Now, by the same token, if they hated Agent, they’ll be less likely to pick up other work of mine. So maybe I’m losing some sales this way as well. But I’m okay with that, actually. One, as a writer, I’d rather have readers make an informed decision; if you’ve read my stuff and don’t like it, that’s fair enough, although hopefully you’ll be in the overall minority. Second, I imagine the reader who didn’t spend any money to find out he or she doesn’t like me would be less inclined to dissuade other readers from me than the one who shelled out $20 and felt he or she got burned. It’s the difference between “Well, I didn’t like him, but maybe you will” and “I wasted money on him, and you shouldn’t bother.” I’d rather lose the reader who knows he doesn’t like me than the reader who might like me but has been warned away.

By and large, however, I think having Agent out there for the reading has been a net benefit for me, and I expect it will become even more so when I my fiction books are finally on the streets, and people come to the site who didn’t know me before. I think this “loss leader” aspect of Agent is important enough, in fact, that if a publisher did want to put out the book in traditional form, I’d make the deal only on the condition that there would still be a freely accessible online version on my own site. My own feeling on this is that it would make publishers hesitant — perhaps less so than a couple of years ago, thanks to Cory Doctorow’s experiment with free online versions of his novels, and also to Baen’s free library, both of which seem to have resulted in a net gain of sales and/or notoriety for the authors, but even so.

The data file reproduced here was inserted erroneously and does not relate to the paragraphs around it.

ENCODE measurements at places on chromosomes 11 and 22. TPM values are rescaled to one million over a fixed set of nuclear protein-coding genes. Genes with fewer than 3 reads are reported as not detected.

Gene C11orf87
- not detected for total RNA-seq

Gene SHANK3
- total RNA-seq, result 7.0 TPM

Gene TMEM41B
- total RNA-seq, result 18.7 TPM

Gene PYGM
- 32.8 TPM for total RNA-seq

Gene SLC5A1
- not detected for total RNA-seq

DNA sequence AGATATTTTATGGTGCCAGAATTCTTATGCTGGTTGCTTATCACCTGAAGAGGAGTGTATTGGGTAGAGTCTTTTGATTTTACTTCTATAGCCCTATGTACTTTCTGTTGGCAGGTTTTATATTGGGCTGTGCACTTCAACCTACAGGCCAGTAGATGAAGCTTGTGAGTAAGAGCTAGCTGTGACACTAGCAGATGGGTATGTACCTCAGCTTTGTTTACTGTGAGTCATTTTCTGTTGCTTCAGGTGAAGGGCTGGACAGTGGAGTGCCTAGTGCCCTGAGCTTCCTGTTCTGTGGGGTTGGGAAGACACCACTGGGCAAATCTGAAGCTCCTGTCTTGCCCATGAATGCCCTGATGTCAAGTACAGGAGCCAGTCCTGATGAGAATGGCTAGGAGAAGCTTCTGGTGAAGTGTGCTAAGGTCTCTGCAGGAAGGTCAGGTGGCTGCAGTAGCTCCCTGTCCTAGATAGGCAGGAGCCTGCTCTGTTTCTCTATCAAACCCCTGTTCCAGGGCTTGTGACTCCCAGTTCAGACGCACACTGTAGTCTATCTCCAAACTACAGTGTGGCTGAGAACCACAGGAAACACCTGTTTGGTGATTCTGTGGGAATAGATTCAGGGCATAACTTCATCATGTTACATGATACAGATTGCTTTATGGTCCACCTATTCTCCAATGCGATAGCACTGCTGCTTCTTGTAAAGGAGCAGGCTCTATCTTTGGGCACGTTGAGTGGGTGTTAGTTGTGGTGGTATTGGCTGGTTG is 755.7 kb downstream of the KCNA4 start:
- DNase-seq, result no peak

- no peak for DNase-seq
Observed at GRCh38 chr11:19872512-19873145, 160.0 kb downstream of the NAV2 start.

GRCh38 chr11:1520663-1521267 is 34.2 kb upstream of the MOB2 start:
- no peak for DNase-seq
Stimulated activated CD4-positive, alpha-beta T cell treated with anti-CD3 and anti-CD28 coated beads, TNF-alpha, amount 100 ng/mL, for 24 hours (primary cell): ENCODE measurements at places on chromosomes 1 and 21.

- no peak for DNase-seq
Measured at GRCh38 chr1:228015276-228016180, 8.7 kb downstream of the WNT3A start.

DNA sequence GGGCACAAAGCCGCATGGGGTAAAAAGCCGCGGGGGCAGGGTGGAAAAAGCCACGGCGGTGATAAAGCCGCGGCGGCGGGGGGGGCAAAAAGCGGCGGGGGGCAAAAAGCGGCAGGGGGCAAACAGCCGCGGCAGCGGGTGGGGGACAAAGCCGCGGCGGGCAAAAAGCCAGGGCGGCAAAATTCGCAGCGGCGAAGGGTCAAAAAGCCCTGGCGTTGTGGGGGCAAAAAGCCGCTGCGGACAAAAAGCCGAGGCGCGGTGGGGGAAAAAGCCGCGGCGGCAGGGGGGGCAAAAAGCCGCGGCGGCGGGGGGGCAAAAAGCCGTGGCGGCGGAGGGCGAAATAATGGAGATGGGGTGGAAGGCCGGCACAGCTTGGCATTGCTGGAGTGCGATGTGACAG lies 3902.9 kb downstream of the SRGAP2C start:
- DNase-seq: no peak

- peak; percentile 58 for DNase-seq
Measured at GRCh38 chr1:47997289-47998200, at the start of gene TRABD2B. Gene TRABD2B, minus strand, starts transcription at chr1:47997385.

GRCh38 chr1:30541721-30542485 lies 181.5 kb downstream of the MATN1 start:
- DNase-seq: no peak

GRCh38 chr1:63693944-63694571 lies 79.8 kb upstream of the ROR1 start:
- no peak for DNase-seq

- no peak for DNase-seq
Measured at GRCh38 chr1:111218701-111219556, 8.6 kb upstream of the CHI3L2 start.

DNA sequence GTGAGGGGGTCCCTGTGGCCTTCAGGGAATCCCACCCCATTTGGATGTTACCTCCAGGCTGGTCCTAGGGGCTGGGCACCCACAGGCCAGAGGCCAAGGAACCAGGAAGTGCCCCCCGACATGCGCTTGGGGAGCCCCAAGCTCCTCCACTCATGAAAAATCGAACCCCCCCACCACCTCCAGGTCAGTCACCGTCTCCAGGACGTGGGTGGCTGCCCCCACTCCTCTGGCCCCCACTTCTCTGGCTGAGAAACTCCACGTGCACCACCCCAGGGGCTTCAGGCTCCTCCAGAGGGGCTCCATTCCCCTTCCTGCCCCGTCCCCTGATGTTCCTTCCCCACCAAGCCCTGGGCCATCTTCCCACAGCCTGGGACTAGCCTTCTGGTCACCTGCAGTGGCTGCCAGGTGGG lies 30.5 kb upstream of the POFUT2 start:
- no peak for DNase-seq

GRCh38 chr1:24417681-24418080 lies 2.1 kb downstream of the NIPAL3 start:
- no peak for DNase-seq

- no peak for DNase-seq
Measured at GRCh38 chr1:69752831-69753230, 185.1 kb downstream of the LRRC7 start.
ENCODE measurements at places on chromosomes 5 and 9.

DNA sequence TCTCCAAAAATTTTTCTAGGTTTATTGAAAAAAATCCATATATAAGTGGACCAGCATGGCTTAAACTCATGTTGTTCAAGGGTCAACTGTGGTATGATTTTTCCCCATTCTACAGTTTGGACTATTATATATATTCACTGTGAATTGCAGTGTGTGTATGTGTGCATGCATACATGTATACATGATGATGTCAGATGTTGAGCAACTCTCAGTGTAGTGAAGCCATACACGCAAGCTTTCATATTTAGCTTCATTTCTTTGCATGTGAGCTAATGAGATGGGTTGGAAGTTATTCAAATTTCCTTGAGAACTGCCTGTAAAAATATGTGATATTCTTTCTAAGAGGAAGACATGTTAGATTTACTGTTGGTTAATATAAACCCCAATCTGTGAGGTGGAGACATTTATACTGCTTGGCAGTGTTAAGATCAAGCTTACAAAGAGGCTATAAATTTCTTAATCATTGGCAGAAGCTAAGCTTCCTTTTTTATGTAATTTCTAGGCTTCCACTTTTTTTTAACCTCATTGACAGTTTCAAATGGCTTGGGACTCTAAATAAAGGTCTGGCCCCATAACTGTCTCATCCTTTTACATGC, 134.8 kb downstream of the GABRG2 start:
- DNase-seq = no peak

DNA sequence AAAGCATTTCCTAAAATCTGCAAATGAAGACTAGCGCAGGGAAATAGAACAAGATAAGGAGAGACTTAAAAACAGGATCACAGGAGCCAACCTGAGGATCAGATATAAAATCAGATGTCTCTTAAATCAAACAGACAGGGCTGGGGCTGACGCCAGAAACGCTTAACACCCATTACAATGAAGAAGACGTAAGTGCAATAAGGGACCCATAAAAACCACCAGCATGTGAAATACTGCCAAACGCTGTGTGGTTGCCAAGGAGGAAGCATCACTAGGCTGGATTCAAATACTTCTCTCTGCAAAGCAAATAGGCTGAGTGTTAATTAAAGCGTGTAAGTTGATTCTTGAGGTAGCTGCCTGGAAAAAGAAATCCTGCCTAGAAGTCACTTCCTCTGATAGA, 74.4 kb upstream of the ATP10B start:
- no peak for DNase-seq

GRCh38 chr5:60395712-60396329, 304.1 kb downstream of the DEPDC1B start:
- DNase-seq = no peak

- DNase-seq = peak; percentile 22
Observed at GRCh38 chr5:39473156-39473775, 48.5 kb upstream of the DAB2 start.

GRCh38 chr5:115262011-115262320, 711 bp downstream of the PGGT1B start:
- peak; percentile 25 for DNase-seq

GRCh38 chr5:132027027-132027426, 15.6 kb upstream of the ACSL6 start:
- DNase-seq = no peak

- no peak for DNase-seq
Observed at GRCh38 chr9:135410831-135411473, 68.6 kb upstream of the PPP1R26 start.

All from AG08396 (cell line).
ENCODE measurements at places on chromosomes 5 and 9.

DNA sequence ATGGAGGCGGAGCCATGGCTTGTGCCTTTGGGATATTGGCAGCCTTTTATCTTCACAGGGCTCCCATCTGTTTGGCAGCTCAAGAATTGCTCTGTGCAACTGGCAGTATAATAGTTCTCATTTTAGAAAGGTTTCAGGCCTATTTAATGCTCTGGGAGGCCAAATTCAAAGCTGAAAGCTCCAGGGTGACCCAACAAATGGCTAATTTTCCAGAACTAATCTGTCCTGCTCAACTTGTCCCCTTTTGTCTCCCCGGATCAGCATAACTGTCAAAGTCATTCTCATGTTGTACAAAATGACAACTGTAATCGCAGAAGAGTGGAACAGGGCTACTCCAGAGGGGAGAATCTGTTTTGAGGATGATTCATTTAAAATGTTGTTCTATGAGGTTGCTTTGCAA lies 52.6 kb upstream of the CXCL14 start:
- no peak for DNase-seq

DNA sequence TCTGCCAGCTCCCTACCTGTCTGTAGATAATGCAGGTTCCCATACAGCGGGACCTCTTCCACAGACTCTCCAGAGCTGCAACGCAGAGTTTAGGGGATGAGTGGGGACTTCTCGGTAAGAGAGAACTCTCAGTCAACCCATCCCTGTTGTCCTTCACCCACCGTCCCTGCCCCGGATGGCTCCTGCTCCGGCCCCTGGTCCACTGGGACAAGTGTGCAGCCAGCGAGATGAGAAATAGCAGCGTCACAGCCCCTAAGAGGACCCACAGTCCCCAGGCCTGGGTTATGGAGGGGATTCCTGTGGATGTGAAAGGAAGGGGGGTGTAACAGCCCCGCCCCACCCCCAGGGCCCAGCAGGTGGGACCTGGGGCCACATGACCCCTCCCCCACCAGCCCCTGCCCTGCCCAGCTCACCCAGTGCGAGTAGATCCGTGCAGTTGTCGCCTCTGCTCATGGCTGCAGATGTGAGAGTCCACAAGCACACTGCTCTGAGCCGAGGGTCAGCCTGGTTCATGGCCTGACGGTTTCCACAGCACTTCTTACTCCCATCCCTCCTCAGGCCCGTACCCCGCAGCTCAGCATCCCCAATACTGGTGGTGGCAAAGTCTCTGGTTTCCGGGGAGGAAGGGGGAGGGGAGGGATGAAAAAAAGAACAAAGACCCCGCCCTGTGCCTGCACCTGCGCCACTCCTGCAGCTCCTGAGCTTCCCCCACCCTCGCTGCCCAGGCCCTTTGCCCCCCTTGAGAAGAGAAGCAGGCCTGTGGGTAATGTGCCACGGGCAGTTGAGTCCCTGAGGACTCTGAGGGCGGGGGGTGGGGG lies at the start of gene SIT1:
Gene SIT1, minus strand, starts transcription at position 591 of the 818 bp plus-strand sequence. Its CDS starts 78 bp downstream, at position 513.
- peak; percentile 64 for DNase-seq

I certainly wouldn’t fault a publisher for that position; publishers are in the game to make money. But so am I, and as I’ve mentioned elsewhere, the economics of publishing from the point of view of the writer and the point of view of the publisher are related but they are not the same. Unless someone’s going to offer me hundreds of thousands of dollars for Agent — and they’re not — in the long run I judge that it’s better business for me to have the novel out there as “shareware” than to lock it up in bound form. Again, if a publisher can live with an electronic copy living on this site, then by all means, let’s chat. But I won’t be holding my breath.

Another reason I’m not likely to make a big effort to sell Agent: I’m pretty much done with it. I wrote it almost six years ago now, and since then I’ve had a fair number of other projects to attend to, and I’m working on making sure I have a fair number of projects to attend to after these projects are done. I’d prefer to spend time thinking about what’s coming up next than worrying about what I’ve done in the past; it’s more fun. Fiddling with Agent after all this time just doesn’t strike me as very productive.

Final reason to keep Agent where it is, and this is kind of a gooshy reason: As far as my books go, it’s my firstborn — the first book-length thing I’d ever written. When I was done with it, I was tremendously relieved; I could write something that long. And as a bonus, it wasn’t bad. My first inclination then (and now) wasn’t to sell it, but simply to show it off: Hey! Look what I did! In a very real sense, it’s a joyful creation, whose existence is its own rationale (OMW, while no less good and in some ways better, was in fact written with the market in mind, as were all of my non-fiction books). Anything else it does is just an extra.

So that’s the final reason that I don’t make a huge push to sell it: It’s just more fun to share it. So I do.